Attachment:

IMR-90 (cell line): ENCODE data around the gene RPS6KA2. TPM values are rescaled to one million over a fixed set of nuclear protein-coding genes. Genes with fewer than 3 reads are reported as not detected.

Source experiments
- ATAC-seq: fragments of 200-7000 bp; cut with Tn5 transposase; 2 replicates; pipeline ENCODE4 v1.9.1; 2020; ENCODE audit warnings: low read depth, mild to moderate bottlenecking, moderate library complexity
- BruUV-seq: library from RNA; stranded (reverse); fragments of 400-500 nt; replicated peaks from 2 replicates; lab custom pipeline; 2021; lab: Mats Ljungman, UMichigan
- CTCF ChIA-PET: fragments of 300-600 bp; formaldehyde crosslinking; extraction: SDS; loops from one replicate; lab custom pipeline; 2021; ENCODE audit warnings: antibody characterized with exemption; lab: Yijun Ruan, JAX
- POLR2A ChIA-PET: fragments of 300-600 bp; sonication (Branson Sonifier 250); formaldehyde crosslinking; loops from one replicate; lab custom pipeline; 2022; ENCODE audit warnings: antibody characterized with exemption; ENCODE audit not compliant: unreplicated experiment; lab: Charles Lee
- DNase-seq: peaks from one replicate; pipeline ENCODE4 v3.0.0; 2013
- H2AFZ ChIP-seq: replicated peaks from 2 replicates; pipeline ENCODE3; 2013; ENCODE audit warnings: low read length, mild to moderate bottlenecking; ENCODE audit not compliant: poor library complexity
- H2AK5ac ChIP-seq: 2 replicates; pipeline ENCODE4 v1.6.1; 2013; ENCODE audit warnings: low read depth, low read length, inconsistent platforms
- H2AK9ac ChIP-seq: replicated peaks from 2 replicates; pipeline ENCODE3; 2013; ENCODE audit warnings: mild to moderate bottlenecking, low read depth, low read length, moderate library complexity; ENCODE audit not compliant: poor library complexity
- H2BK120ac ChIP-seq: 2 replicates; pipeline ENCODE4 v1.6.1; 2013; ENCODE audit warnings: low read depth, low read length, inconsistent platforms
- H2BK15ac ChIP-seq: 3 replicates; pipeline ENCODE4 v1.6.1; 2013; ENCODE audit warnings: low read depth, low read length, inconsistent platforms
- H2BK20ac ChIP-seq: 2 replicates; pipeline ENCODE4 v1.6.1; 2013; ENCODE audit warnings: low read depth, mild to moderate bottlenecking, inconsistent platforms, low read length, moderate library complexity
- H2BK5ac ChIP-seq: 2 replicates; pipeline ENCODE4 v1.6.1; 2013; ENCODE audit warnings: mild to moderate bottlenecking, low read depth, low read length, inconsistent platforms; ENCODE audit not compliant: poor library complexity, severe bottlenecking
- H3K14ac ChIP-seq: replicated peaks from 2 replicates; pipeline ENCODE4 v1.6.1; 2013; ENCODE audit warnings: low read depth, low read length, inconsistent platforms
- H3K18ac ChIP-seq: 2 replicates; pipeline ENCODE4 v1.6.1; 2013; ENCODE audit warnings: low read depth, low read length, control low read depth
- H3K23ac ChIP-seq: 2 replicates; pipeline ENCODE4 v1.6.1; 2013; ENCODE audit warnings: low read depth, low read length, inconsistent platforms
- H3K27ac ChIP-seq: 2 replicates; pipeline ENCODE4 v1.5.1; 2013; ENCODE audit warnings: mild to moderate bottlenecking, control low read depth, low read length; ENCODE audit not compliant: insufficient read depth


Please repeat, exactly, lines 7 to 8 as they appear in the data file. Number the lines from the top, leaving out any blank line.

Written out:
- DNase-seq: peaks from one replicate; pipeline ENCODE4 v3.0.0; 2013
- H2AFZ ChIP-seq: replicated peaks from 2 replicates; pipeline ENCODE3; 2013; ENCODE audit warnings: low read length, mild to moderate bottlenecking; ENCODE audit not compliant: poor library complexity